City City Bang Bang, Columns

The Recreational Body

To the woman in rural India who walks ten kilometres every day to fetch water, the sight of the paunchy middle aged going for determined walks must seem a little absurd. What is a defining life condition for one is a self-conscious attempt to import health for another. For most of us, the walk is one of the few ways in which we exercise our bodies, used as we have become to a life which makes little demands on them. In the absence of work, we find ways to simulate it, just to keep our bodies in running condition. Make that walking condition.

We use motorised transport to travel, eschewing even the bicycle as a mode of transport. We use elevators to climb stairs, appliances to help us with our daily chores. We use hired help to take over all tasks that involve physical labour, if we can afford it. Products vie with each other to offer labour-saving conveniences and we surround ourselves with these. Technology works hard to eliminate work- even the smallest effort that we make is hunted down and reduced. Progress means eliminating the effort we made to kick start our motorcycles and dial a telephone. The idea of the ‘automatic’ is that of the self-fulfilling; a condition which allows us to not only eliminate all effort itself, but even the very thought of it. The automatic watch rids us of the need to wind it, the automatic washing machine of the need to transfer clothes from the tub to the dryer and the automatic transmission allows us the great facility of not having to change gears manually.

It is easy for us then to forget that our bodies are machines that transform energy into work. In the earlier days, our bodies were our primary instruments in our quest for staying alive. We hunted, grew food, cooked and cleaned and in general kept the wheels of life moving through the motive force of our bodies. With time, technology and with surplus, it was possible for us to increasingly delegate work to others, be it animals, machines or other people.

Today, for a section of the world, our bodies serve little useful purpose; these are increasingly instruments of recreation. We use our bodies when we want to and not when we need to. Societies with surpluses become increasingly drawn to sport; the body gets utilised in a manner that gives millions of spectators’ pleasure. Sport is an ‘empty’ way of using our bodies- by definition no sport is meant to serve any utilitarian purpose. Sport allows us to expend our energies in a symbolic quest for perfection. The most exercise a child in a large city is likely to get is in sport (and in carrying their bags to school); there are no other avenues for physical exertion.

Sex is the other big function that our bodies serve today. The technology of contraception helped separate recreation from procreation and helped make the body a site of pleasure above all. Our pre-occupation with the body’s sexual needs have grown prodigiously in the last century and several industries starting from cosmetics, apparel, grooming and entertainment to name only a few are dependent on catering to this need.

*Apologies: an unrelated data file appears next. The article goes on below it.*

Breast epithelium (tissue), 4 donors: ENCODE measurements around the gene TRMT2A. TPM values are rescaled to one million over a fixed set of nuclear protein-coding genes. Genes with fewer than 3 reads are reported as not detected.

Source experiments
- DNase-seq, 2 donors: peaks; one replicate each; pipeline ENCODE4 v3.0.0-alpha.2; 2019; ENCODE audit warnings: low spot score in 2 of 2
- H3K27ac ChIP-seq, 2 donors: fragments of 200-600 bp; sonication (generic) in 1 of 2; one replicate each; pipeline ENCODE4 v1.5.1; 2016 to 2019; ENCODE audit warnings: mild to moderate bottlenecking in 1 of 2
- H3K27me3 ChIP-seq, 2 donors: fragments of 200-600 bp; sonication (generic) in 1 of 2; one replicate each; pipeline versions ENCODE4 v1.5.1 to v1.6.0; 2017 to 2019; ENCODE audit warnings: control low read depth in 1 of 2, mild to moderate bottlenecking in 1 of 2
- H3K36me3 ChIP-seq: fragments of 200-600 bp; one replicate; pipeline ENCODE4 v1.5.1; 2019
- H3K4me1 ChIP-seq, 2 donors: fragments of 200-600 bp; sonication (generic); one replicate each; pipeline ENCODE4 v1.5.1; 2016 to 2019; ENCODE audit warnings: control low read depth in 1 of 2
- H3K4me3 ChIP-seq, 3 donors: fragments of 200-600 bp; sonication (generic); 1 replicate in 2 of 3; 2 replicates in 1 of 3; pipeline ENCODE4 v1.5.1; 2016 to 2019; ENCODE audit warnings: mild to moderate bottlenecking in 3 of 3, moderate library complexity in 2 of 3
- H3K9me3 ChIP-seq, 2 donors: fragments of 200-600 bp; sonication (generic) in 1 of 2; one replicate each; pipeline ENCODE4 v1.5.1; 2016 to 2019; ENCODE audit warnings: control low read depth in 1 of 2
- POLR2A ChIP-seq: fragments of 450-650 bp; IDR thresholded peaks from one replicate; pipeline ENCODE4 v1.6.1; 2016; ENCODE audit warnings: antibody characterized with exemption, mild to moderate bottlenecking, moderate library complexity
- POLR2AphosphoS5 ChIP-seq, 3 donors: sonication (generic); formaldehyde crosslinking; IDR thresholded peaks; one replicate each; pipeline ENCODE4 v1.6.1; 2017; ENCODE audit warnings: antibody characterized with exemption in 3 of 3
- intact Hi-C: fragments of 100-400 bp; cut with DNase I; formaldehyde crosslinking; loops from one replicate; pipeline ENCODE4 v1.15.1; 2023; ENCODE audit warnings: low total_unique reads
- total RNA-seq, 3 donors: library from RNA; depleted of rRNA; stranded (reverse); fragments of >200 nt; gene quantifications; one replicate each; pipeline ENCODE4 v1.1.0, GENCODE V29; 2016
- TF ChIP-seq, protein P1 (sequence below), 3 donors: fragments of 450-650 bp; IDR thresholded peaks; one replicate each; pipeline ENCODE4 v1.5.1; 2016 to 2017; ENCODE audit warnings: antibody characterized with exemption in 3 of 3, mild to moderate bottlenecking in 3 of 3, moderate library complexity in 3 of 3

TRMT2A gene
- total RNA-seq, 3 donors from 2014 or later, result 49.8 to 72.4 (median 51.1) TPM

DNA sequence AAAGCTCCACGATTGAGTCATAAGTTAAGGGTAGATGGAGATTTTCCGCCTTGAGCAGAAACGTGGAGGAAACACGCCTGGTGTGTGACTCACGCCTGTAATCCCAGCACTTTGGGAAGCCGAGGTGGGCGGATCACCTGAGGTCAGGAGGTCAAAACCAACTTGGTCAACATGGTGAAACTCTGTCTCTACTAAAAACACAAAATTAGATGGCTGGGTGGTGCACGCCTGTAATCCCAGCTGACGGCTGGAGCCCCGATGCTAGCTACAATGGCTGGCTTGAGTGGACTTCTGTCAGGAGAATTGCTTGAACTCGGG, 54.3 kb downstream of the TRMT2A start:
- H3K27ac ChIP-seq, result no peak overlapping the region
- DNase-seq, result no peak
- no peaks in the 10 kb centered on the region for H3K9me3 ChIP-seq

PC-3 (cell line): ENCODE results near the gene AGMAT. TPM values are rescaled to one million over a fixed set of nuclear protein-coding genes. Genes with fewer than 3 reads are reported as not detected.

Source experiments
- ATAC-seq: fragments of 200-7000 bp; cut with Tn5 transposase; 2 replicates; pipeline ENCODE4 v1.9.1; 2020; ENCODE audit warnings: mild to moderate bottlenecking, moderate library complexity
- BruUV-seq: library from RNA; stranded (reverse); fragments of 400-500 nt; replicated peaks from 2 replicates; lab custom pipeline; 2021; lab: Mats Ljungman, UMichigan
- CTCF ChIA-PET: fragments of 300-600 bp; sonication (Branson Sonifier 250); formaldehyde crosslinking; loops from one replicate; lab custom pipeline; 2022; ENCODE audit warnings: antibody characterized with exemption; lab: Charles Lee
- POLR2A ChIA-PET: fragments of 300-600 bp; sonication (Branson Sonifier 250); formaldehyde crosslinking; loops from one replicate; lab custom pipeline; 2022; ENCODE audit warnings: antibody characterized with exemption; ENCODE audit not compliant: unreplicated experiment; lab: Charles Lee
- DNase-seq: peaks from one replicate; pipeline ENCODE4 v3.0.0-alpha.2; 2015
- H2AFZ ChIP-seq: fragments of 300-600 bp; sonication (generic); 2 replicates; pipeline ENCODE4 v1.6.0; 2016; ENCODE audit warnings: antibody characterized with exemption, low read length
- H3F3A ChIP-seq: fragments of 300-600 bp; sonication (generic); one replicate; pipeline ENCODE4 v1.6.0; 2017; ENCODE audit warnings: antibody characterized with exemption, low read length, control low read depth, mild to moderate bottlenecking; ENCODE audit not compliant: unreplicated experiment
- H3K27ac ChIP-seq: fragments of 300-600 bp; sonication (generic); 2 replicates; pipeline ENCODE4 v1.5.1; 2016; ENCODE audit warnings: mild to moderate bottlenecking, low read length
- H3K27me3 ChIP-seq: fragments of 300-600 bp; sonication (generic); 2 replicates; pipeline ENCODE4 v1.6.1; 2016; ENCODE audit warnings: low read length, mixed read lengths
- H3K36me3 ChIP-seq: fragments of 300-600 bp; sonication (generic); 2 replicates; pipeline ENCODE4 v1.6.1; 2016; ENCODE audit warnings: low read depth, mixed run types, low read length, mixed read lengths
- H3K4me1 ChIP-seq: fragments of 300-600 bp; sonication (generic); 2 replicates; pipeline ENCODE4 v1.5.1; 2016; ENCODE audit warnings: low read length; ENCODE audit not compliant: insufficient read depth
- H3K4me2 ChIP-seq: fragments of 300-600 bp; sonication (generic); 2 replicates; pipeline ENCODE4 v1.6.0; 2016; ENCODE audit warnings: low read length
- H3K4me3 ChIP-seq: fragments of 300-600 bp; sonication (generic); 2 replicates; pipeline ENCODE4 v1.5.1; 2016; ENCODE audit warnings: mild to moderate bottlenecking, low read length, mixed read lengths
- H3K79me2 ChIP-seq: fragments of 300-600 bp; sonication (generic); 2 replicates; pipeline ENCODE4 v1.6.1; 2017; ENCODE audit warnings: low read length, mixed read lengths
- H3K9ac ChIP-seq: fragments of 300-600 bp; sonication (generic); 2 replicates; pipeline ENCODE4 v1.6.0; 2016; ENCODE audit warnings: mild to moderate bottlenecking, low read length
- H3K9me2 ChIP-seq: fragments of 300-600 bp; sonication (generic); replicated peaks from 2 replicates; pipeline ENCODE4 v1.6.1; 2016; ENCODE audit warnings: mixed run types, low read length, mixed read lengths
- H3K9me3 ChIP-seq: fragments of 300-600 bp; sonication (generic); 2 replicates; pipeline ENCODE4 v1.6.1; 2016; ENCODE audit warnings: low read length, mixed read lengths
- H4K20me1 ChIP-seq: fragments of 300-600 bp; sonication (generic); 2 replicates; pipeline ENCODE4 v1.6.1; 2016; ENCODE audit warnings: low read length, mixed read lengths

In keeping with the recreational role of the body, the role assigned to food too has changed. Food is much more than the fuel that keeps us going; we look to be lavished with new and more exotic toasts to our taste buds. The notion of cuisines; the idea that food is something to experiment with, is a relatively new one. Every meal now is a culinary adventure, and nothing is more annoying for the modern family than predictable, routine food. Today’s housewife needs to be able to constantly surprise and delight her demanding family with newer dishes and recipes.

With so much emphasis on personal attractiveness, and such little real use that we put our bodies to, the body has become an end in itself. As pointed out by a social scientist, the body today is seen as a project that is in the process of becoming. It needs to be fashioned by diets, exercises and products. We ‘work out’- having exhausted the need to do real work, we ‘burn’ calories, we ‘build’ muscles in desired parts of the body and voluntarily go on the ‘tread-mill’ to make our bodies a work of art. In everything we do, we simulate real work, only this time to construct a version of ourselves that we are happy to see in the mirror.

As we move from the mechanical era of physical machines to the digital era of computers, we are freeing up yet another part of our bodies for recreation. The mind, which hitherto was completely occupied so far in our quest to build a good life for ourselves, is increasingly being freed up to pursue its own interests. Computers process information at a rate human minds can barely comprehend. A new generation is reaching adulthood not knowing how to make arithmetical calculations mentally. As computers start doing more of the ‘real’ work, our minds will seek more avenues for pleasure. Already, the most exciting developments in the digital world are linked to communication and entertainment. Whether it is i-pod or gaming or blogging, we are finding more and more recreational uses for what was to begin with a computing machine for businesses.

From a time when we lived through our bodies unself-consciously, today we are increasingly living for our bodies. The body is what we pay obeisance to; all its needs have become paramount. The body is the passive recipient of new forms of stimulation. Our body today is a hobby, to be pursued for pleasure or to be perfected to gain admiration from others. To be affluent in today’s world is to pander to the body; to be poor to have to depend on it. When we don’t have too much work, no wonder we need to work out!